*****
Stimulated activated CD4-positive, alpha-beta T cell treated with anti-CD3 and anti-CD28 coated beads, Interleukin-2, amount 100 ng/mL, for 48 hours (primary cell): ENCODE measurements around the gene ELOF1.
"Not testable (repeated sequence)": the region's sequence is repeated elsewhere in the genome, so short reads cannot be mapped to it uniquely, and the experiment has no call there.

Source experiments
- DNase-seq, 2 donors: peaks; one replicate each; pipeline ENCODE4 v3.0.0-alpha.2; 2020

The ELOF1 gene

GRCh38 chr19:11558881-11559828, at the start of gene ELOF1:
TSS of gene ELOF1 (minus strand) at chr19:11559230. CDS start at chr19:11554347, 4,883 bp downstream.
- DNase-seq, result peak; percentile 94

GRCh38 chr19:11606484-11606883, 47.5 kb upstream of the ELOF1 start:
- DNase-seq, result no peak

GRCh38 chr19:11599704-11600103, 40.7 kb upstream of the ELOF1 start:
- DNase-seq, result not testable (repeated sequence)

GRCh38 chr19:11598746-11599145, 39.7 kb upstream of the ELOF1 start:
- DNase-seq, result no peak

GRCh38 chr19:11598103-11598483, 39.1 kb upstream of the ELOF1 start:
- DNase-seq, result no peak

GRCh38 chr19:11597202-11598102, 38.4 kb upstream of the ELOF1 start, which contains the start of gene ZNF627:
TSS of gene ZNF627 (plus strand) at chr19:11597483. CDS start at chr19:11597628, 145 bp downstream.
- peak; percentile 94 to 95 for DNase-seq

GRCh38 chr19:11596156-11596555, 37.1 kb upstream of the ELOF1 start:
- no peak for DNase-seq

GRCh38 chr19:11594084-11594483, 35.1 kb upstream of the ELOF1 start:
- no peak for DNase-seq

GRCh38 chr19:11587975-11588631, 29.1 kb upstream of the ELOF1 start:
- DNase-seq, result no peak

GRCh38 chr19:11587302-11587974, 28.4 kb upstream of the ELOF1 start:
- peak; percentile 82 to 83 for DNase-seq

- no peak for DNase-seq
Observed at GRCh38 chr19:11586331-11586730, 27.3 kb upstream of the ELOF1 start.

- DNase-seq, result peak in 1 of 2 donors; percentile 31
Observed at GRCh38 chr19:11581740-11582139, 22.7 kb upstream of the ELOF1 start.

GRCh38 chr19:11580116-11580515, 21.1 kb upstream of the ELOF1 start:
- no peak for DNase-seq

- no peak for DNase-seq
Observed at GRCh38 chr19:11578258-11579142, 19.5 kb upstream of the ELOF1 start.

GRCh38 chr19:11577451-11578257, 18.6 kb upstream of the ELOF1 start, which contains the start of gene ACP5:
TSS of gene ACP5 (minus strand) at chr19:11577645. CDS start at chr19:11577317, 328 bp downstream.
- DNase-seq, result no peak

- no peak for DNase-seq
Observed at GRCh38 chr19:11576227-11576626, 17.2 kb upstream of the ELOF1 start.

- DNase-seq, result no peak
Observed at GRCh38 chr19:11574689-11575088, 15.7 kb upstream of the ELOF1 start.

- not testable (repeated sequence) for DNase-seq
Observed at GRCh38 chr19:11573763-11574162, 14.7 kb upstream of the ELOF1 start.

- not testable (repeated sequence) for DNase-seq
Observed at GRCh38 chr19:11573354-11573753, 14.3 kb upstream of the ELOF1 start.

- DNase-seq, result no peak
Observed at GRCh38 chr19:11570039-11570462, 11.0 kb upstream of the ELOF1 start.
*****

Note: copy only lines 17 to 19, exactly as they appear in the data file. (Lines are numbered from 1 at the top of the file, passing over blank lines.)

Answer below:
GRCh38 chr19:11597202-11598102, 38.4 kb upstream of the ELOF1 start, which contains the start of gene ZNF627:
TSS of gene ZNF627 (plus strand) at chr19:11597483. CDS start at chr19:11597628, 145 bp downstream.
- peak; percentile 94 to 95 for DNase-seq